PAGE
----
Published August 26, 2013
The Syrian problem threatens the very core of the Obama doctrine. Bashing President Bush for doing an end run around the U.N. Security Council over Iraq was Obama’s nom de guerre.
With Russia's leaders making it clear that they are not going to approve a Council resolution authorizing the use of force against Syria, how can the president act without appearing to be a hypocrite or a fraud? The answer is: he can’t.
In the case of Libya, a Security Council resolution was sufficiently general that the United States and its allies could claim there was approval for military action and the removal of Col. Muammar Qaddafi. It was March 17, 2011 and the Council authorized member states “acting nationally or through regional organizations or arrangements ... to take all necessary measures ... to protect civilians” in Libya. The Russians aren’t about to make the same mistake twice.
Russian Foreign Minister Sergei Lavrov said on Monday that "using force without the approval of the UN Security Council is a very grave violation of international law." Russian and Chinese vetoes have already been cast three times on Syria over what even former U.N. Ambassador Susan Rice called “very mild resolutions” that didn’t even contain sanctions. If France, Britain or the United States try again, they can expect a fourth nyet.
This leaves President Obama with a serious quandary. When President Bush asked the Security Council for the 18th resolution on Iraq, he set up the Council as the legitimatizing institution.
Failing to get that stamp of approval then destroyed his chances of cogently arguing a resolution wasn’t necessary in the first place.
The dilemma is multiplied many times over for President Obama, who has said umpteen times that the U.N. is the center of his universe. As recently, as last Friday, the president told CNN: “If the U.S. goes in and attacks another country without a U.N. mandate and without clear evidence that can be presented, then there are questions in terms of whether international law supports it…” Lavrov couldn’t agree more.
In September 2009, President Obama bounded up to the U.N. General Assembly podium and announced: “We've re-engaged the United Nations… We have sought…a new era of engagement with the world.” He would “begin a new chapter of international cooperation” and he promised “we will work with the U.N.” In short, Gulliver marched into the UN and demanded to be tied down.
Ditto with the U.N. Human Rights Council. Having lectured for five years that this anti-American anti-Israel cesspool is the best place to handle the world’s human rights problems, how is the President going to explain that it isn’t up to the task?
In theory the Syria problem is right up the U.N. alley. Purpose number one of the U.N., according to its Charter, is “to maintain international peace and security.” Protecting human rights of people within a state has become a matter of international peace and security in Syria for lots of reasons. 1.8 million refugees in Lebanon, Jordan, Turkey, and Iraq, battles in Lebanon with pro-Assad Hezbollah forces, and the involvement of foreign combatants in Syria, to name a few.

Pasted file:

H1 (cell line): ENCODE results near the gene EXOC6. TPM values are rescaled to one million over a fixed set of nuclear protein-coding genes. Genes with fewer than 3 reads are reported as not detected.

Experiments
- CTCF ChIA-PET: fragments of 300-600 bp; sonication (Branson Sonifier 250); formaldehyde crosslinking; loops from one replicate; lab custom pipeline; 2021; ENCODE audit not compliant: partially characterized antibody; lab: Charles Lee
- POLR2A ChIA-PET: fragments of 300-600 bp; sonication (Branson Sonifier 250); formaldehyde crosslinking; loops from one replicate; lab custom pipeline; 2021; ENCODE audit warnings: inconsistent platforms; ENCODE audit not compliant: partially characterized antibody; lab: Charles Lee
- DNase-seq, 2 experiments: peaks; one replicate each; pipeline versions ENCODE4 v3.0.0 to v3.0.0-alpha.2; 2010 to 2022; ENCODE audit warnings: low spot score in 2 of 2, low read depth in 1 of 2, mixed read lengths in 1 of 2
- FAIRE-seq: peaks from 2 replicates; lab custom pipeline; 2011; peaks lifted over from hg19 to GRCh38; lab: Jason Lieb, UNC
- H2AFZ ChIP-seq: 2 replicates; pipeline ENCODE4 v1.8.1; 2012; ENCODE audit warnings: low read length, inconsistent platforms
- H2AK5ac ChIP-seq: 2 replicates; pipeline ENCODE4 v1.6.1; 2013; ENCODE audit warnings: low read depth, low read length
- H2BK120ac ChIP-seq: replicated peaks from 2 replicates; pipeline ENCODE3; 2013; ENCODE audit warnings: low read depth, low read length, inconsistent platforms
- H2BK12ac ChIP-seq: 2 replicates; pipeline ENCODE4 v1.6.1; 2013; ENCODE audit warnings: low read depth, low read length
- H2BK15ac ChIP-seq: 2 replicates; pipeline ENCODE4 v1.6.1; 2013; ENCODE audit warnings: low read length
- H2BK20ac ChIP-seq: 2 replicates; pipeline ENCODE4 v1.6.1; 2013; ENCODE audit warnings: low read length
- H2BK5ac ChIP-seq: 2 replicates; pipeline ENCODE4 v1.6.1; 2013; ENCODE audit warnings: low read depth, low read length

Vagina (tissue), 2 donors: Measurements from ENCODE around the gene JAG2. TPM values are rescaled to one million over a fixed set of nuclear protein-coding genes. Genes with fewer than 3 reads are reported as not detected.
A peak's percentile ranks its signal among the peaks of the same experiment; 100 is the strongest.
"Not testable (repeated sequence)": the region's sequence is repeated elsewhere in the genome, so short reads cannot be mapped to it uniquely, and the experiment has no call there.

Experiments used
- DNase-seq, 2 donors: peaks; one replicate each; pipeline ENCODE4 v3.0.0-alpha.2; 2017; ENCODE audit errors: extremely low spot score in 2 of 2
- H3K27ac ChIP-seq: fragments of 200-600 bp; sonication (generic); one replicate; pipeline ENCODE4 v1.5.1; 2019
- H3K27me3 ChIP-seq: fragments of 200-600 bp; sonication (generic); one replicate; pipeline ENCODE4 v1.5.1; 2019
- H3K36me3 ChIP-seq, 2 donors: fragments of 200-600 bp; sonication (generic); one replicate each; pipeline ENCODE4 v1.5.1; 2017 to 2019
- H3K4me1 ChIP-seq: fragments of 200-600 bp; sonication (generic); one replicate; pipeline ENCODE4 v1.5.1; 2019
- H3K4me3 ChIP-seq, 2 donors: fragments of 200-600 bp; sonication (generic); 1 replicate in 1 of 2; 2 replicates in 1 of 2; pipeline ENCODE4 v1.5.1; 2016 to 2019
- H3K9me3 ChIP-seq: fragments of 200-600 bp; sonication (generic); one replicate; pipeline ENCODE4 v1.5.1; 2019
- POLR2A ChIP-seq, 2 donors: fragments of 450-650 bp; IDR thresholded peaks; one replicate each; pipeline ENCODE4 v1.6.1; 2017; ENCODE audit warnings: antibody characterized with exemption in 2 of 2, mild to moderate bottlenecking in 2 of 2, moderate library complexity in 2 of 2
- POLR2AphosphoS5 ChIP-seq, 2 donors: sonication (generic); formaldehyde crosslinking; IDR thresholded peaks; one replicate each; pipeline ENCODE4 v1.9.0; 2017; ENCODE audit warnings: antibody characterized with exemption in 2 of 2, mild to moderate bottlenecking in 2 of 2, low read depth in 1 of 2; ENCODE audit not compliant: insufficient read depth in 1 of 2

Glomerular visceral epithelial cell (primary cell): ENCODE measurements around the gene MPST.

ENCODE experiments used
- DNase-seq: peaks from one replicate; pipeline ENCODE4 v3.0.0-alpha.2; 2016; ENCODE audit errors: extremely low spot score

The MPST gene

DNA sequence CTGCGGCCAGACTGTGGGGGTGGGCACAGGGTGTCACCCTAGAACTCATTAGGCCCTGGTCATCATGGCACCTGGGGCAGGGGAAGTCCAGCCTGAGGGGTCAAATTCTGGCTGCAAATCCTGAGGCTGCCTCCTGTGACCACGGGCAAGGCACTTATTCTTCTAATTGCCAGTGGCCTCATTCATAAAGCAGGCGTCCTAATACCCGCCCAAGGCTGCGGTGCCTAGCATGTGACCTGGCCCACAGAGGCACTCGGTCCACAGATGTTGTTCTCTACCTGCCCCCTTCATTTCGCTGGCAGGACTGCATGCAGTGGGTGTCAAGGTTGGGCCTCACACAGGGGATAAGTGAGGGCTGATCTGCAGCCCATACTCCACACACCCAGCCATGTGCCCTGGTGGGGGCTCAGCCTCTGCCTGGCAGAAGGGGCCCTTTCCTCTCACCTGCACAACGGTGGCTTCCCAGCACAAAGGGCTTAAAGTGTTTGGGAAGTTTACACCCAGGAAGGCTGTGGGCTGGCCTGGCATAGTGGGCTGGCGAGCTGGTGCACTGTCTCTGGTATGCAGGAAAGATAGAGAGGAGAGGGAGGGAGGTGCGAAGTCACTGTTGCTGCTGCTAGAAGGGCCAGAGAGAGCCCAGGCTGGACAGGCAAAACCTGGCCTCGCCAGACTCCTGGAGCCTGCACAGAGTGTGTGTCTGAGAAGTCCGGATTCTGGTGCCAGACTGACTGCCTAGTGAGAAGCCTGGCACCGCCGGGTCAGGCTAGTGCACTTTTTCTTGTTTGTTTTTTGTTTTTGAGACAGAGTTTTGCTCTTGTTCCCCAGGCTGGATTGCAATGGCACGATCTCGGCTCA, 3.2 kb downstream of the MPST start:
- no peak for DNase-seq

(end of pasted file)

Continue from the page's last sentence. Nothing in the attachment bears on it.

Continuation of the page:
Syria is not just about saving Syrians from Syrians. In fact, it is about the international tentacles of Iran – Assad’s essential benefactor.
Here, however, the president runs into another of his U.N. messes. Susan Rice told reporters on her way out the U.N. door in June, that together with Russia the administration had “been able to find common ground and to effect beneficial outcomes” on thwarting Iran. A Russian veto at this stage blows this U.N. accomplishments storyline to smithereens.
So administration lawyers have been hitting the books desperate for a legal cover. No doubt, it has been a tough slog. Until now, the self-styled human rights president has not been moved to intervene forcefully despite a death toll of 100,000 and counting. Why should another 355 who happened to die from chemical weapons, rather than torture, beheadings, sexual violence, or various other hideous endings, change the equation?
To compound the lawyers’ difficulties, President Obama is famously known for a 2002 speech in which he said ‘no’ to intervention in Iraq despite that fact that Saddam Hussein “is a brutal man. A ruthless man. A man who butchers his own people to secure his own power.” By then Hussein had killed thousands of his own citizens with sarin and mustard gas. So what makes Bashar Assad’s alleged offense different?
The likelihood is that the legal beagles will try the still fledgling, not yet legal, idea of a “responsibility to protect” or try invoking NATO action in Kosovo – a policy which might more accurately be called ‘to hell with the U.N..’
What they are unlikely to try is the most obvious and genuine legal justification for military action against Syria, absent U.N. approval: self-defense.
In our age of advanced weaponry, sophisticated technology and undeniable interconnectedness, “Syria” threatens the peace and security of America and our closest democratic ally, Israel.
Today’s Syria is a toxic combination of Islamic fanatics, terrorists of all kinds, stockpiles of horrible chemical weapons, and depraved Iranian masters poised to acquire the world’s most dangerous weapon.
A self-defense rationale isn’t available to President Obama, however, without a major foreign policy course correction.
He would have to acknowledge a real and sufficiently imminent Iranian threat.
He would have to admit his responsibility to protect Americans from Iran immediately, and not after another fake round of talks.
And, he would have to support openly, and in multiple ways, Israel’s sovereign right to strike Iran as well.
History suggests he will prefer legal babble and humanitarianism for everyone but Americans.